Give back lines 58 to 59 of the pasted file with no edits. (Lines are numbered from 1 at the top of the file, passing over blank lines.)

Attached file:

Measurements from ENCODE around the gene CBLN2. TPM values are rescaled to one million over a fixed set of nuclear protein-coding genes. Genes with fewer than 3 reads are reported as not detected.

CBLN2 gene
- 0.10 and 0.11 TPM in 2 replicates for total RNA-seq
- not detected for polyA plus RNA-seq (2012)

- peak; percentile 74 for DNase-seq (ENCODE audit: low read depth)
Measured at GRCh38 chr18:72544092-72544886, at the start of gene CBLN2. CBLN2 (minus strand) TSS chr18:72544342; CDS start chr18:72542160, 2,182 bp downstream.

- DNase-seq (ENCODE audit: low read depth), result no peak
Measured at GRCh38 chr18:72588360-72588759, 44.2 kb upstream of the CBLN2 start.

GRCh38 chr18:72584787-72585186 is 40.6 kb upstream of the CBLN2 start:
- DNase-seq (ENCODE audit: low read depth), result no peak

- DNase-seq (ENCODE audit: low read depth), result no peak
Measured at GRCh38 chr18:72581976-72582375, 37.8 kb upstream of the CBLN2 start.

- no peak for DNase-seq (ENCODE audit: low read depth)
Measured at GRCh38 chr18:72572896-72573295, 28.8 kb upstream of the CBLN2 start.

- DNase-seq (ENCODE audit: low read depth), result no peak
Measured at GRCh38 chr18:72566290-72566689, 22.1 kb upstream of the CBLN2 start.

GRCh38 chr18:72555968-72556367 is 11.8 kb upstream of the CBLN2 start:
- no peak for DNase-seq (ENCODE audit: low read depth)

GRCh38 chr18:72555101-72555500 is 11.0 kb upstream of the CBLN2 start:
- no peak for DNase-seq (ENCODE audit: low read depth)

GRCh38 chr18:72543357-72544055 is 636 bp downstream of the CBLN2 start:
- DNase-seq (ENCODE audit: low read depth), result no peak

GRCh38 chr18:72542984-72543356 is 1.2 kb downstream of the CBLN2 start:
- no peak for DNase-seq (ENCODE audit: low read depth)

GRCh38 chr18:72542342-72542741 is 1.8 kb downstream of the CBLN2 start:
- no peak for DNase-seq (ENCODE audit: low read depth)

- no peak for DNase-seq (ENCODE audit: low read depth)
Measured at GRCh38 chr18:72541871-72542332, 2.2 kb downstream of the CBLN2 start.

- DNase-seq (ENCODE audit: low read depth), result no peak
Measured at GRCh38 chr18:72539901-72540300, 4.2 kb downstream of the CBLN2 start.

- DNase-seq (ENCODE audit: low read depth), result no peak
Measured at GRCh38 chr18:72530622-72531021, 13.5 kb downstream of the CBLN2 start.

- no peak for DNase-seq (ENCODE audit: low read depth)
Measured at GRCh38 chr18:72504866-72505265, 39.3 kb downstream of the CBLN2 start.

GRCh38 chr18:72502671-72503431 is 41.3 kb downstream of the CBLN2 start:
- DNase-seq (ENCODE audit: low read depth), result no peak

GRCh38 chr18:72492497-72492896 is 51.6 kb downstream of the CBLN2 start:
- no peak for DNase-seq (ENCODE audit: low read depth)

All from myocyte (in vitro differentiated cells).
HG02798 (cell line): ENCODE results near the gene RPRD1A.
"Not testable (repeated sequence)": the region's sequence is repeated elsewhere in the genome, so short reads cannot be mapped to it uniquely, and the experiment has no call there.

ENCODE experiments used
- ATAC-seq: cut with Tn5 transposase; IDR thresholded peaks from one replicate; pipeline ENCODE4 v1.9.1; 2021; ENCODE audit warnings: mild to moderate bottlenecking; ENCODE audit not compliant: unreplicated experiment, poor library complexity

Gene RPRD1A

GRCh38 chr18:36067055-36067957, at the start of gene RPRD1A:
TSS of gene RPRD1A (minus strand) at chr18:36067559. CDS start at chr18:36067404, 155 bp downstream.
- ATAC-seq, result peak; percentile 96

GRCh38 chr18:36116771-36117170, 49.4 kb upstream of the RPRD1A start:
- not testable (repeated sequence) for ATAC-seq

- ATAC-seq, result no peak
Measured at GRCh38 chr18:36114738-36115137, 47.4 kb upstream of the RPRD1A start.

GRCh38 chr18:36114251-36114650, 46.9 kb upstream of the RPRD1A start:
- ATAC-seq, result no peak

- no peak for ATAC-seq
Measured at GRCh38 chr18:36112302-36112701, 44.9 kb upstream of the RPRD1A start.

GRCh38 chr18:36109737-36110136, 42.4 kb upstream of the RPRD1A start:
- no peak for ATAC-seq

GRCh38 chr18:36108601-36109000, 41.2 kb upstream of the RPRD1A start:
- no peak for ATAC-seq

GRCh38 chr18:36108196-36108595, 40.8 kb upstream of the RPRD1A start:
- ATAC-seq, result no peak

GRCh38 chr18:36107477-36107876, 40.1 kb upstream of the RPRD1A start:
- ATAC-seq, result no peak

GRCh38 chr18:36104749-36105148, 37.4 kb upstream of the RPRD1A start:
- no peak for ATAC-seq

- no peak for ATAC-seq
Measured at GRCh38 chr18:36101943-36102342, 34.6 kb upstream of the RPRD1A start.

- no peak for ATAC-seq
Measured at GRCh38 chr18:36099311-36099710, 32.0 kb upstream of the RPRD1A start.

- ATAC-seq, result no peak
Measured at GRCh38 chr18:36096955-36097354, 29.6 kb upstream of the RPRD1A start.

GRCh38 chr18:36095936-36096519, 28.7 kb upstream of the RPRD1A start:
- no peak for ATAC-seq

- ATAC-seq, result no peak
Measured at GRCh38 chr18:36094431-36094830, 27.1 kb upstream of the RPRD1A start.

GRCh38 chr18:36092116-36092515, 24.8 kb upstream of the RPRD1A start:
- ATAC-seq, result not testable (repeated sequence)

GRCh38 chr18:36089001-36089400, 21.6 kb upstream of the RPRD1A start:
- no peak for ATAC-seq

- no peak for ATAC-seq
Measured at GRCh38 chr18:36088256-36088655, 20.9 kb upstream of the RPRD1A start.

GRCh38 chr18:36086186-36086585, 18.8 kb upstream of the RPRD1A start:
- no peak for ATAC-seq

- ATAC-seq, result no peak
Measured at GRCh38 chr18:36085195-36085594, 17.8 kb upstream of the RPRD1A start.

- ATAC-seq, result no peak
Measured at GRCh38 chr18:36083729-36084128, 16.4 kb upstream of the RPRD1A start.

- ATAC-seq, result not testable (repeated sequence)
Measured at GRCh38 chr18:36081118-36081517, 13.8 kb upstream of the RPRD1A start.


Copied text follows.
GRCh38 chr18:36108601-36109000, 41.2 kb upstream of the RPRD1A start:
- no peak for ATAC-seq